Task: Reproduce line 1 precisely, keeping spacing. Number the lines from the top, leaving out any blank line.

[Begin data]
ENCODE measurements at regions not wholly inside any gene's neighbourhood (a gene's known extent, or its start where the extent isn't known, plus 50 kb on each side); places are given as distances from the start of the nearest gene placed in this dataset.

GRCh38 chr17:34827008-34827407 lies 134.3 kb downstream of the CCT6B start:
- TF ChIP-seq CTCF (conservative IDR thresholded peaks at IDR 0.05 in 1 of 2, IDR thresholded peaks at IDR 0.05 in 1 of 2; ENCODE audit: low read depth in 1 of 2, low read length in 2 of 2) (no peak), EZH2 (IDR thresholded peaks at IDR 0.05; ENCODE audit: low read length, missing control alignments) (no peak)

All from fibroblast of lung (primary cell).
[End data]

ENCODE measurements at regions not wholly inside any gene's neighbourhood (a gene's known extent, or its start where the extent isn't known, plus 50 kb on each side); places are given as distances from the start of the nearest gene placed in this dataset.